HBV Programs

Hepatitis B virus (HBV) Hepatitis B is a potentially life-threatening liver infection caused by the hepatitis B virus. The virus is transmitted through contact with the blood or other bodily fluids of an infected person. It is estimated that 240 million people worldwide are chronically infected, and 15-25% of patients with chronic HBV infection develop chronic liver disease, including cirrhosis, liver cancer, or liver decompensation. It is also estimated that more than 780,000 people die every year due to complications of hepatitis B. Estimates for the total number of persons chronically infected with HBV in the US vary but generally range between 550,000 and 2,000,000 million. Combining US, Japan, and major EU populations, estimates of prevalence have been as high as 4.9 million.

Current approaches to treatment include interferon therapy and/or inhibitors of HBV reverse transcriptase. Treatment with interferon offers modest cure rates, and is accompanied by serious side effects. Reverse transcriptase inhibitors can be very effective at suppressing the virus but rarely result in full eradication of the virus from the liver. New treatments that can provide functional cures to chronically-infected patients are urgently needed.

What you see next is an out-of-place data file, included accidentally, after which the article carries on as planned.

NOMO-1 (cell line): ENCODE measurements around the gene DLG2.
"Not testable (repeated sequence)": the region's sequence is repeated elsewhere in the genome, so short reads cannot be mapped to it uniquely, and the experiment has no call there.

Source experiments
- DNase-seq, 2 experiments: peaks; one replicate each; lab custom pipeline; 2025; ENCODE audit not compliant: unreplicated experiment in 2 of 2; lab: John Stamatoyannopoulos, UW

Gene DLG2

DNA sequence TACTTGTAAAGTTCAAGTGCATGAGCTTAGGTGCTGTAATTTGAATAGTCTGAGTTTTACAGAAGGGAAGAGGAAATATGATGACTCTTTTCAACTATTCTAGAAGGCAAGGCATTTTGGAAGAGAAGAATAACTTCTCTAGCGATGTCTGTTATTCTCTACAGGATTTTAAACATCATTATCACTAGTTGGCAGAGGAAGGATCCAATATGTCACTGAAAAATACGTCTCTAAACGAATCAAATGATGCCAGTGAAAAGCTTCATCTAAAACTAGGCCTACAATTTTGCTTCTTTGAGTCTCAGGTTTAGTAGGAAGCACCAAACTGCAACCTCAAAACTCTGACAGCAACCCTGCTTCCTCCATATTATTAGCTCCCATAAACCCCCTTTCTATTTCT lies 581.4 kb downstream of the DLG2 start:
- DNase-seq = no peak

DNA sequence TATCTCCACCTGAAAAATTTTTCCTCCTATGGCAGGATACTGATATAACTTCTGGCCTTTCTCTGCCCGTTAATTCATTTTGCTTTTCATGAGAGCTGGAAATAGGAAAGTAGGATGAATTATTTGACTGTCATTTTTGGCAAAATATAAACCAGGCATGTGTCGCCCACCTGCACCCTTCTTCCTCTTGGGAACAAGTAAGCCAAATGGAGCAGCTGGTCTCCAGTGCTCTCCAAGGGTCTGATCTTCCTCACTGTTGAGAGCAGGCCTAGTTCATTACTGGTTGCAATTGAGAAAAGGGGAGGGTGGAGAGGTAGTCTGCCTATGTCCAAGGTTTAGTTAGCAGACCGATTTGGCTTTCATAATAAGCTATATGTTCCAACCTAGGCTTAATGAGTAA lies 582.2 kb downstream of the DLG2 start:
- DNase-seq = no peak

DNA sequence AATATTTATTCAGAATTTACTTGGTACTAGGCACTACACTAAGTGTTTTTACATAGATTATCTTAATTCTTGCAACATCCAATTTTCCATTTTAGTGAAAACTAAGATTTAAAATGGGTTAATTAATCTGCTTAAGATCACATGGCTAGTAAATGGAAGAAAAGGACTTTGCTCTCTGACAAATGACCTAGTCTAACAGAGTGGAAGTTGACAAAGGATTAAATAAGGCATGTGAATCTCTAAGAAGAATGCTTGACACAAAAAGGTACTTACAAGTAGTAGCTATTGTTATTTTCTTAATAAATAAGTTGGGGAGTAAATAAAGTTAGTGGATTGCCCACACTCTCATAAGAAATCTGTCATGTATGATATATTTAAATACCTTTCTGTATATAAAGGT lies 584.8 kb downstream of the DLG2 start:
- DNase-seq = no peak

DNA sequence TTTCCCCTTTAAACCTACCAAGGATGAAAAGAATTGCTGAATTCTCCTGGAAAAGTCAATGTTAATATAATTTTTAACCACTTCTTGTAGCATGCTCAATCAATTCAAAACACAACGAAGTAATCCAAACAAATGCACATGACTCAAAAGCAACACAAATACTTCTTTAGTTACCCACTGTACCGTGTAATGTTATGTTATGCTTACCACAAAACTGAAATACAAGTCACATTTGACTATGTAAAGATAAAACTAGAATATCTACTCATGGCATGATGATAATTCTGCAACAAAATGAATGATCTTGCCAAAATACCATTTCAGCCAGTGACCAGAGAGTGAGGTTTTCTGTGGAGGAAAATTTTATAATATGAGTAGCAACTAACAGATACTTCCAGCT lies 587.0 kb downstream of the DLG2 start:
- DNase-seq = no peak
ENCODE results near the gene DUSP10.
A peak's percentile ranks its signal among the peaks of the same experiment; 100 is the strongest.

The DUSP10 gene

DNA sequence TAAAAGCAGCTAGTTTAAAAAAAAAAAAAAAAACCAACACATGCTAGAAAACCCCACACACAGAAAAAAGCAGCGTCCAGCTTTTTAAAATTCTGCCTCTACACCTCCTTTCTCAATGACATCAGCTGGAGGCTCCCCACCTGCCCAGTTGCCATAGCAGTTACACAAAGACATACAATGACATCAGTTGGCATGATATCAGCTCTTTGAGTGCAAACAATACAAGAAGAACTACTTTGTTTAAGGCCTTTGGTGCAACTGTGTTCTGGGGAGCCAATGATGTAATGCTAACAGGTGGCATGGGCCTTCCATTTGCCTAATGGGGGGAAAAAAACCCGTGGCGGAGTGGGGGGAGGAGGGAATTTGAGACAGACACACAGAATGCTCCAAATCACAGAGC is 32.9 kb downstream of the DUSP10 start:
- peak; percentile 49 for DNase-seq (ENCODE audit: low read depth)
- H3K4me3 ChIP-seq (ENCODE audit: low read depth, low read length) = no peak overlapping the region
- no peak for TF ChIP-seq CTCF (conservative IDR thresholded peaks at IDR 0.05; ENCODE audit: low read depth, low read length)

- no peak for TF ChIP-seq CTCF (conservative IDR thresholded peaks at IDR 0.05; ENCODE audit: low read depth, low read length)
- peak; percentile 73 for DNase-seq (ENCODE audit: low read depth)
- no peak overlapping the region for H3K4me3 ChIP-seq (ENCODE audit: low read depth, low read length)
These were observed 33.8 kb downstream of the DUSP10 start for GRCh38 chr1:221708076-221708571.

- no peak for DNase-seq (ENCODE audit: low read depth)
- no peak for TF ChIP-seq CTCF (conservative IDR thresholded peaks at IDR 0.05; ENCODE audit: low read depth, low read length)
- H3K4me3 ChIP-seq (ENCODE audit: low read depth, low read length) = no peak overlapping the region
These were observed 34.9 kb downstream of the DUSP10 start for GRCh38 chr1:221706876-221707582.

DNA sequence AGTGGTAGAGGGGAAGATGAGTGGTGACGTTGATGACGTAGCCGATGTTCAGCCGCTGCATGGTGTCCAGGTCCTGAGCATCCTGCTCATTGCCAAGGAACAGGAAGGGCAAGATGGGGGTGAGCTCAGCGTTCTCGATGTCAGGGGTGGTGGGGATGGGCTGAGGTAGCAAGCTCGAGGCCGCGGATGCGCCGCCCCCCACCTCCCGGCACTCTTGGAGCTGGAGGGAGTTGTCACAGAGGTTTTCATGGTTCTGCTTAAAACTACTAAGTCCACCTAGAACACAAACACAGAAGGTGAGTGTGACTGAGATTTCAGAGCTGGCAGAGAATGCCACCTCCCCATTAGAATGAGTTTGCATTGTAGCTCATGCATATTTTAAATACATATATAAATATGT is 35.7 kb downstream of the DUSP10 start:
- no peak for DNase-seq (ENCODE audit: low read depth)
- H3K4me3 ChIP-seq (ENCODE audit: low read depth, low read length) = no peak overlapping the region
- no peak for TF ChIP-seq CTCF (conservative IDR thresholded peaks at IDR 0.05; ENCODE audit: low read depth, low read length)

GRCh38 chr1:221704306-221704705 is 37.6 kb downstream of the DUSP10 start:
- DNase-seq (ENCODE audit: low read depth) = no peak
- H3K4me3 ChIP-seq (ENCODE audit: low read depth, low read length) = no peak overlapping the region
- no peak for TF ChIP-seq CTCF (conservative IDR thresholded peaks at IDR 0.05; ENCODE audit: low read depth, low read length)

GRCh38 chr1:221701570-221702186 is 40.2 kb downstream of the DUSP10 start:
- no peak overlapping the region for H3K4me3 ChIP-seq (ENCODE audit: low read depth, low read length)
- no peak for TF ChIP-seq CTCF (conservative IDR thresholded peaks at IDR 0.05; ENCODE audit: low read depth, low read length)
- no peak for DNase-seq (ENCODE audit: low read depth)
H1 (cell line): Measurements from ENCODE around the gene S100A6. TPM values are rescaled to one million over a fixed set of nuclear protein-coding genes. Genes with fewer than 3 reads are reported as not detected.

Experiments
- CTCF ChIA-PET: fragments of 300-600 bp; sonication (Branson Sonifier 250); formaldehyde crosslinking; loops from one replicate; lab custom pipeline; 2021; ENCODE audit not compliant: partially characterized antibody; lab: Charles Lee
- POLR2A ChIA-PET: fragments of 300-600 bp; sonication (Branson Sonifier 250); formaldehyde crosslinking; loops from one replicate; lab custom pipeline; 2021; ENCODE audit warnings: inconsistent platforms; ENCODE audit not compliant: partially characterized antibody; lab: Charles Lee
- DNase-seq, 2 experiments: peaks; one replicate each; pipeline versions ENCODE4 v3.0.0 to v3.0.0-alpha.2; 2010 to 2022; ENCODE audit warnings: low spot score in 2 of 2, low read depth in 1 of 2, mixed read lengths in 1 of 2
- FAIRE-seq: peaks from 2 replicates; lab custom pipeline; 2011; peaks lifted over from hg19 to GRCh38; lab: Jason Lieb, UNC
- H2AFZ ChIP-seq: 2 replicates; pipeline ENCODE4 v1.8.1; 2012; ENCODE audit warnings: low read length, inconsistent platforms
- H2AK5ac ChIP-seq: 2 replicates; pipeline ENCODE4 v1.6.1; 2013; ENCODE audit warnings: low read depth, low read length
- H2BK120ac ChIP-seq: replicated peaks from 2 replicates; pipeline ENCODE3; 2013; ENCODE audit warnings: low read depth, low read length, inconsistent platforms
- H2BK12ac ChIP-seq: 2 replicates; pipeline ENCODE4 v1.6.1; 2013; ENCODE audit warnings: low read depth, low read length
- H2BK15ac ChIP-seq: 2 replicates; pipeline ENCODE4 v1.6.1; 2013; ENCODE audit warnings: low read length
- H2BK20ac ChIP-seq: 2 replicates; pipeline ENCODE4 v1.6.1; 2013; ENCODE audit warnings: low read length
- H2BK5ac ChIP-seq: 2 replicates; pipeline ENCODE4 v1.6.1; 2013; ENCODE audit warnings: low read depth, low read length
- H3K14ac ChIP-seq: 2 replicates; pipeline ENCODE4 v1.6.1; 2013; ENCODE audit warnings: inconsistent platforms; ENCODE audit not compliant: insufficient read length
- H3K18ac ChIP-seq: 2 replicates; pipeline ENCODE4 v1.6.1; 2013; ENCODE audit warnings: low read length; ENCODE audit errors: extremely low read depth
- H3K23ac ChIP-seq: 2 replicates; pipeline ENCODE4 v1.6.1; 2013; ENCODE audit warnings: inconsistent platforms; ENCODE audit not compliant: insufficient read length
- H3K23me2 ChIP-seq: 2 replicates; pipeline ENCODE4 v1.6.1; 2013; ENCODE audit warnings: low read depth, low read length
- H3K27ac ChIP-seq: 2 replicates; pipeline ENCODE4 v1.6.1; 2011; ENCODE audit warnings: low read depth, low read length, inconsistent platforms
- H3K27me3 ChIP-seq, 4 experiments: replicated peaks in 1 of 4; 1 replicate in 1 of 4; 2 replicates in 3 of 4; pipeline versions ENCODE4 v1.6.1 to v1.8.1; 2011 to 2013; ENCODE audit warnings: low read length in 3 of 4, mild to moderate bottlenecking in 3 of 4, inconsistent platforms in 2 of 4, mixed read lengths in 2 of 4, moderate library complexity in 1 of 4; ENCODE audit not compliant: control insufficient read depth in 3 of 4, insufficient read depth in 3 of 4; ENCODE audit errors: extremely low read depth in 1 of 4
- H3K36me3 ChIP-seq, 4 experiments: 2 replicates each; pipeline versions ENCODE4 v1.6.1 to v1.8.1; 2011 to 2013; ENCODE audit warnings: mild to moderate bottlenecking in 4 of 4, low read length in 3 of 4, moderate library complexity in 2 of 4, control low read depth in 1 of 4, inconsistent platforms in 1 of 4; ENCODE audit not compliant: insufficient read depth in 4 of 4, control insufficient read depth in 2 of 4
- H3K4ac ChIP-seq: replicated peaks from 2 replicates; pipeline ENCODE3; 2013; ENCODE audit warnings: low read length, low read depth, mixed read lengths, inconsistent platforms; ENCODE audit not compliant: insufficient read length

Enanta’s current research efforts in HBV are focused on core inhibitors with the aim of developing a functional cure. Preclinical lead optimization continues to progress, with the goal of identifying a development candidate in 2017.

About Hepatitis B Virus

It is estimated that 15-25% of patients with chronic HBV infection will develop chronic liver diseases including cirrhosis, HCC, or liver decompensation. Though some estimates are higher, WHO and CDC currently state worldwide prevalence at 240 million people for people living with chronic HBV.

More than 780,000 people die every year due to complications of hepatitis B, including cirrhosis and liver cancer.